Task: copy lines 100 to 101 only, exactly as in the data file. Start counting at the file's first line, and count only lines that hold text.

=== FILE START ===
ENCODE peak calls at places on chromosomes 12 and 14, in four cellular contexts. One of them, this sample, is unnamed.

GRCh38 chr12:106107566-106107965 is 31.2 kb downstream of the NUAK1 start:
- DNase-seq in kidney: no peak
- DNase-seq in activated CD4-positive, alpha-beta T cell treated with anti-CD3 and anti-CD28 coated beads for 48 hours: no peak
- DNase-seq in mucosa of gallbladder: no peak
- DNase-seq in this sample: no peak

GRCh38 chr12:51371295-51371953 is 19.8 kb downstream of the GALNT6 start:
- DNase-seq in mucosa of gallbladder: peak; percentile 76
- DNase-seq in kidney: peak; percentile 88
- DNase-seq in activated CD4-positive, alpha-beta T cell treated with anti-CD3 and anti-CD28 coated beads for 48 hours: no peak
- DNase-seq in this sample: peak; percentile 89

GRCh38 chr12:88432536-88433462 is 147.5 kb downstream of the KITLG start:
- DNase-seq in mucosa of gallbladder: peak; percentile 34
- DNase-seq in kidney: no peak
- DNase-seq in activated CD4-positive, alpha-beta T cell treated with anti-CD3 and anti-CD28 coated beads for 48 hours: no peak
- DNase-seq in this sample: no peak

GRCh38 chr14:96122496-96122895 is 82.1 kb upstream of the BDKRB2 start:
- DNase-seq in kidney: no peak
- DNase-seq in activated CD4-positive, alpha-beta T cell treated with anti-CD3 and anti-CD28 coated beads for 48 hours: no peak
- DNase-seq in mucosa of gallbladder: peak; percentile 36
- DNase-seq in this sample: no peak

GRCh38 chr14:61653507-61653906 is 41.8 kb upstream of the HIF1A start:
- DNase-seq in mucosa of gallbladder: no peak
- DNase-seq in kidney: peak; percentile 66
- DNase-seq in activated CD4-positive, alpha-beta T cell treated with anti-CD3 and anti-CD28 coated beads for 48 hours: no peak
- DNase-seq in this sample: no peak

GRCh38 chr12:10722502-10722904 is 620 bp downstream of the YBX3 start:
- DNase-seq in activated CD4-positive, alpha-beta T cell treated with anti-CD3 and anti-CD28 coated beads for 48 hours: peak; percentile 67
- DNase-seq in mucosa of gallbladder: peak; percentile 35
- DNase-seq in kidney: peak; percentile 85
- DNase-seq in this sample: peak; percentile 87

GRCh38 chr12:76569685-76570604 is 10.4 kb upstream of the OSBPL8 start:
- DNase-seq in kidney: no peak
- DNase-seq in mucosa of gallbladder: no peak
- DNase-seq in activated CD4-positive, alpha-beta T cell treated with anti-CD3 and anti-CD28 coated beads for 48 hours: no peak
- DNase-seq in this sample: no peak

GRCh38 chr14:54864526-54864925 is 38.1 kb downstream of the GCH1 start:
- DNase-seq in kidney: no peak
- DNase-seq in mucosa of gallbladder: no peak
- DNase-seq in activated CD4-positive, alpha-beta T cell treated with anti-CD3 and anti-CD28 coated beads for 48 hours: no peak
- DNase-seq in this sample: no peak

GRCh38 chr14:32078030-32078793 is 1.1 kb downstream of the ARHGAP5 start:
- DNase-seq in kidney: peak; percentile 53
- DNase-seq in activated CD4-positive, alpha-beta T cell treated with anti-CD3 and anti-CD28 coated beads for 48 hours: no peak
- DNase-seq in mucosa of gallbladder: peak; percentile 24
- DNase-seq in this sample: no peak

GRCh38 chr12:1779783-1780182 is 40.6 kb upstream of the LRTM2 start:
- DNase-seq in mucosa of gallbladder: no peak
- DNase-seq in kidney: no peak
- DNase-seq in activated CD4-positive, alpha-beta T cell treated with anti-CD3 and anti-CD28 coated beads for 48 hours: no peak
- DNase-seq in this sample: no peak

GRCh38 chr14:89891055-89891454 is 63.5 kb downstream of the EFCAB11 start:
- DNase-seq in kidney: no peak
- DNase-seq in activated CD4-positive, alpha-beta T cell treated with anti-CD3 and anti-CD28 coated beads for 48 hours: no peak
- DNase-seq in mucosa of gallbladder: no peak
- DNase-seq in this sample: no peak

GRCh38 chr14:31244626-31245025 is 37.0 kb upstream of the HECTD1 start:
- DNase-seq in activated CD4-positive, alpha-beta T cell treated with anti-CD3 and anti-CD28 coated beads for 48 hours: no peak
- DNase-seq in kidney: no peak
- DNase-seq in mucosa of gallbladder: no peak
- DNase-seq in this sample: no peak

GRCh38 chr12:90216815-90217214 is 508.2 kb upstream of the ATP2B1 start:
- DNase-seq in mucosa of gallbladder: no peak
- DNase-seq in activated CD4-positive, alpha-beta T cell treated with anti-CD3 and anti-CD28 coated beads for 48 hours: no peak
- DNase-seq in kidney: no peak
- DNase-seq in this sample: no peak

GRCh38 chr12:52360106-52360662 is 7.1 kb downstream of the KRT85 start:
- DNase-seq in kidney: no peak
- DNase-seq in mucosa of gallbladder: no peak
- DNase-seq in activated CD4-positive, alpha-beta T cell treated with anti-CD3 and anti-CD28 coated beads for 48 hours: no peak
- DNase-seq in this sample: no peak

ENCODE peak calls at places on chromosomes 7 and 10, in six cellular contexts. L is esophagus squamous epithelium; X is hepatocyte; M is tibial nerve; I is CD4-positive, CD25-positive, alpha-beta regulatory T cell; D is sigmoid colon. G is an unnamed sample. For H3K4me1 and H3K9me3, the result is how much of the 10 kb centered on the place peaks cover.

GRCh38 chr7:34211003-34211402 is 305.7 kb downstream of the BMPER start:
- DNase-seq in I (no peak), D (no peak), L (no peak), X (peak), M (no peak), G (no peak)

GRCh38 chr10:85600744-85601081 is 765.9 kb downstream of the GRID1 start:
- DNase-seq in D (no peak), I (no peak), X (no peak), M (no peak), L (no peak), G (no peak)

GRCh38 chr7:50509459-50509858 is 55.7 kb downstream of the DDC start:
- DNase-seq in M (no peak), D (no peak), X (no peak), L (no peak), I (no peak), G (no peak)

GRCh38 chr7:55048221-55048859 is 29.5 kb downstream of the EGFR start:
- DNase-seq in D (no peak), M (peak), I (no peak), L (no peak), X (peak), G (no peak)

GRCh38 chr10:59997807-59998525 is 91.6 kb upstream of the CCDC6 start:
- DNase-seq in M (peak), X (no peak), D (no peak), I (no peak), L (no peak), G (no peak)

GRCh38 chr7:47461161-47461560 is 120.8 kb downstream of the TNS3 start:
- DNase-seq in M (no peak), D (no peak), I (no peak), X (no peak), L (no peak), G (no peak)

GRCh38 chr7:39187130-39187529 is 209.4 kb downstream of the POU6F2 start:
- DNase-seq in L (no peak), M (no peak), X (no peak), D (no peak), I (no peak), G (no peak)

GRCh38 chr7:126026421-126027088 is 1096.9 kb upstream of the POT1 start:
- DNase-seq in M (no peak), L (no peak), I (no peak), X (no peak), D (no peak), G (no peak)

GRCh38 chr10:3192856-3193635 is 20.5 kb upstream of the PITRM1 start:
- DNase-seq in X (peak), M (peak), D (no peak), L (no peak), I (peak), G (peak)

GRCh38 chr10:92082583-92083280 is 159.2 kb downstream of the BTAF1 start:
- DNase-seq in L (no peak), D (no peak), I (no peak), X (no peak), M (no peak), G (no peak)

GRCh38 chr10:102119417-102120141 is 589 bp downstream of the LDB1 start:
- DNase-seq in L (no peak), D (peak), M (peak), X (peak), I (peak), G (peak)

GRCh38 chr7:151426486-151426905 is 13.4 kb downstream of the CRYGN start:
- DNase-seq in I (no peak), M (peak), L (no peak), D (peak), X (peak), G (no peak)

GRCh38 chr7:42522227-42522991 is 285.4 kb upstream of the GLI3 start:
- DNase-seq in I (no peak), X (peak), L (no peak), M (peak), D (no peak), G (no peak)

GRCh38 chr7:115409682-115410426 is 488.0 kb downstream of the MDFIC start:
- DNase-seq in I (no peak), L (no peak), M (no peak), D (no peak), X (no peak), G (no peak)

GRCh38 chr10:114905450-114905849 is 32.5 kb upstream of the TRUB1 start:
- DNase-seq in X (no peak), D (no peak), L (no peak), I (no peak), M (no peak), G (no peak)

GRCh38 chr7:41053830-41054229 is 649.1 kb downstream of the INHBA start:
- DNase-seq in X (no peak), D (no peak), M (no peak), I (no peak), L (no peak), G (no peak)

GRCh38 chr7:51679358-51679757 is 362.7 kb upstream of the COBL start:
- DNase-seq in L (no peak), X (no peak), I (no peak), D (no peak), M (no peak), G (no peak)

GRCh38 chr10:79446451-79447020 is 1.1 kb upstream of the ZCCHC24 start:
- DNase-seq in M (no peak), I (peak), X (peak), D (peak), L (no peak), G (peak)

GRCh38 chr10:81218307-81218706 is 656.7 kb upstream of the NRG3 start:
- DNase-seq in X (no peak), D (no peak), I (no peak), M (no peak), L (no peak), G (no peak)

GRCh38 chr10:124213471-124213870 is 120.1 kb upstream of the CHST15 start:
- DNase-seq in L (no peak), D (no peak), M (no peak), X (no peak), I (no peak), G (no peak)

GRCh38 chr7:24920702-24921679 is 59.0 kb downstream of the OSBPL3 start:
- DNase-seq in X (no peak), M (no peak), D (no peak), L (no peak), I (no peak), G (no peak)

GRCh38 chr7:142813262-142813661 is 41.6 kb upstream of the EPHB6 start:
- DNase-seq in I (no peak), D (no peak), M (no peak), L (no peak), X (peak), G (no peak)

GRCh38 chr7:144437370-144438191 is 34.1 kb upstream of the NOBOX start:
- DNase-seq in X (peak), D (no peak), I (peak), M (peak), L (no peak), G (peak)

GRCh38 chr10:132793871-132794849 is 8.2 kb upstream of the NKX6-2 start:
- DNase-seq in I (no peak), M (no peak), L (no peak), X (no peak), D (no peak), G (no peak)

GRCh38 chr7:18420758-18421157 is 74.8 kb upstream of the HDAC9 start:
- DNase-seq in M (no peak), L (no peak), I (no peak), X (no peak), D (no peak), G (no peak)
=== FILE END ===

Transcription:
- DNase-seq in I (no peak), L (no peak), M (no peak), D (no peak), X (no peak), G (no peak)

GRCh38 chr10:114905450-114905849 is 32.5 kb upstream of the TRUB1 start: